Learning of “Granny’s” mission, people collected cans and would meet her alongside the road with trash bags full. She’d end up at the recycling center some days with a full pickup bed. “Granny” witnessed to police officers, neighbors, prisoners collecting trash, anyone curious about a 70-plus year old lady dragging a trash bag down 4-5 miles of highway each morning collecting cans. Every year, our local church had a Sabbath School Investment offering completely disproportionate to its members. (This year’s investment projects can be found at

http://www.igivesda.org/site/1/docs/Mission%20Investment/2012-Mission-Investment-Projects.pdf

“Granny”: The “Can Lady” – Part 2

About October-November each year, “Granny” started visiting local farmers, businessmen and people she knew from around the community – some from her can collecting.  After a brief chat about how blessed they were, thanking them for past support, and noting the good she knew about them, she would ask for their help with another project that helped people overseas gain better lives – and she’d talk about ADRA. Some knew she would come – “I know what you’re here for” was sometimes her greeting. In the end, she usually left with a check or cash in hand.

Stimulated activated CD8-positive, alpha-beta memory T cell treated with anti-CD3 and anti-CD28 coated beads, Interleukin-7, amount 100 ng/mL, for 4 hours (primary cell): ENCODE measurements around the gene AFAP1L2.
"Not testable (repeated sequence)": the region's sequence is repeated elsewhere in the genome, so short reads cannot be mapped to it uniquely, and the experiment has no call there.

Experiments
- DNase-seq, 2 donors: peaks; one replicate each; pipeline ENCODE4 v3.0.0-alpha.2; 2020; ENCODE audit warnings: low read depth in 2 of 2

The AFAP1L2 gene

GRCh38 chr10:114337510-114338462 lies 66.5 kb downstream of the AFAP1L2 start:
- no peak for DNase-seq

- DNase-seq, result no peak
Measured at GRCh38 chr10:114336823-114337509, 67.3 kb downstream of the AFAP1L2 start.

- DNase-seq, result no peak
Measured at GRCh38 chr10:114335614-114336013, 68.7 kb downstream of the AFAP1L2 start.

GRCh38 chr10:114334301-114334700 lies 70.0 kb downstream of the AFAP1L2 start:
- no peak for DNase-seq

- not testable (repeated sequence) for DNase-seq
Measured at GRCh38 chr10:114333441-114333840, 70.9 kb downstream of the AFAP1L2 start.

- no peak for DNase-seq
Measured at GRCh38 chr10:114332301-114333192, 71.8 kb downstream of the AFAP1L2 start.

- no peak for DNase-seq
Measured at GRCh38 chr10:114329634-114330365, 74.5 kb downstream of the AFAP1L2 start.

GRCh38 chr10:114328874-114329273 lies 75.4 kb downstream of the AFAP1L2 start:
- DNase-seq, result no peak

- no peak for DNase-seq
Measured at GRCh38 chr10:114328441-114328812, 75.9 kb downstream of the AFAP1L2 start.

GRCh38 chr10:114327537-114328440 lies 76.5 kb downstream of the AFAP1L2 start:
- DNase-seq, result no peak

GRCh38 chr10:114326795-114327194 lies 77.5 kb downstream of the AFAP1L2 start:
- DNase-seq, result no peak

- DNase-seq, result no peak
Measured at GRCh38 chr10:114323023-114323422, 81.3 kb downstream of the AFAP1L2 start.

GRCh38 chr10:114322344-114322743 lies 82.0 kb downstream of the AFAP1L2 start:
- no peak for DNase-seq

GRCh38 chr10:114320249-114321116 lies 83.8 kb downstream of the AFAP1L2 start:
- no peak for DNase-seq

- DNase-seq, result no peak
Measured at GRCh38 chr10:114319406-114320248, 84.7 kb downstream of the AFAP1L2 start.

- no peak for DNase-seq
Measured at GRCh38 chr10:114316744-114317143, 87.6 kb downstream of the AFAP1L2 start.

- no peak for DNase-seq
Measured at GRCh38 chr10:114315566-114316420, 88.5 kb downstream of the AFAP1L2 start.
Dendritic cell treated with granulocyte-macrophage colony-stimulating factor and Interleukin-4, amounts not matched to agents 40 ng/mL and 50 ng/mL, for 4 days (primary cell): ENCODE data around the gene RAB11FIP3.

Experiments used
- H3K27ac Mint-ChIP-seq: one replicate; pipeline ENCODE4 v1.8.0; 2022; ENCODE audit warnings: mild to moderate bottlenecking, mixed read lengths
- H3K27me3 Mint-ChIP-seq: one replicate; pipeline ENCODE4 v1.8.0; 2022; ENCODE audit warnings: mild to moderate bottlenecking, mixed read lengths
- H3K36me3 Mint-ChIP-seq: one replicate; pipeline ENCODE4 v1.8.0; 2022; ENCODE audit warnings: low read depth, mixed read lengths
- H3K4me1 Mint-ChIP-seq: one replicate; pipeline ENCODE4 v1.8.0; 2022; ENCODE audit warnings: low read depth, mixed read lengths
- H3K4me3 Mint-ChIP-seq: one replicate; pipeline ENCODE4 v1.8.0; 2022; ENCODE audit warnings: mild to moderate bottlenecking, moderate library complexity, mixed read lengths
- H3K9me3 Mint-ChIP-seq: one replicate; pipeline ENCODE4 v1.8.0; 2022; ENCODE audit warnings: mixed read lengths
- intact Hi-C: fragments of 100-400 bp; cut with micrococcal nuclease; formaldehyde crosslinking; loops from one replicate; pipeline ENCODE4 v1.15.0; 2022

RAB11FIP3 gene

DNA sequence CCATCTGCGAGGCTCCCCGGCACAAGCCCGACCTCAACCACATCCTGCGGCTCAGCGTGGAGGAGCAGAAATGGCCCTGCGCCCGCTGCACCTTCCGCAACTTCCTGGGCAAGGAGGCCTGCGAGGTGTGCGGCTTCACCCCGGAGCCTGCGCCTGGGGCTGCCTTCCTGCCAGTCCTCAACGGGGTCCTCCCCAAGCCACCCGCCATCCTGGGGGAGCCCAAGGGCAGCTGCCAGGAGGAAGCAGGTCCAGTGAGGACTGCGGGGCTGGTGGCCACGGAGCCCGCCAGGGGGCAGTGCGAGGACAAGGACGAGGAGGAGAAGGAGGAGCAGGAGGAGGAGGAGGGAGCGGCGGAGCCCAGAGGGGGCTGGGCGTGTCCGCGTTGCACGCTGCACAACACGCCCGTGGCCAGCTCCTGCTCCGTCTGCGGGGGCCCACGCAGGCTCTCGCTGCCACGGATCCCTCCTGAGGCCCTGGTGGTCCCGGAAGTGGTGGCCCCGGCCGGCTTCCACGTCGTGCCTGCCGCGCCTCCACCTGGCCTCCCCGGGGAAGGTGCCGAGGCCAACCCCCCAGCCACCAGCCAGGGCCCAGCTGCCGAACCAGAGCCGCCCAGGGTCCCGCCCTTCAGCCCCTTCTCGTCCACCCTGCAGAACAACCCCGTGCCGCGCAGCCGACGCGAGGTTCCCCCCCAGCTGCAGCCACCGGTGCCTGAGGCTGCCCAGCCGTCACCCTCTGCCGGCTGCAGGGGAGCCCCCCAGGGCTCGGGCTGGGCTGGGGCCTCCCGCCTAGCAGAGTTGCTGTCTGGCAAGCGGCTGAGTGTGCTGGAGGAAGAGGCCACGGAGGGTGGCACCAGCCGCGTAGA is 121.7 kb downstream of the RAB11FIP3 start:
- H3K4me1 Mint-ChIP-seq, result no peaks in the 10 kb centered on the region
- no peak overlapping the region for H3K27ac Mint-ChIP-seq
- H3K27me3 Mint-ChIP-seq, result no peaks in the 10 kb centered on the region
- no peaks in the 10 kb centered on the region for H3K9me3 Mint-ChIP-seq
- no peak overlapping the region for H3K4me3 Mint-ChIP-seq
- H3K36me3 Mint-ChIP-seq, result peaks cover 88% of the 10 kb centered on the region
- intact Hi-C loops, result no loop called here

The Hope for Humanity offering was something “Granny” felt was her personal mission and we honored her commitment as did others in the community. The current Hope for Humanity Offering projects are found at: http://hope4.com/

“Granny” and “Tomato Witnessing”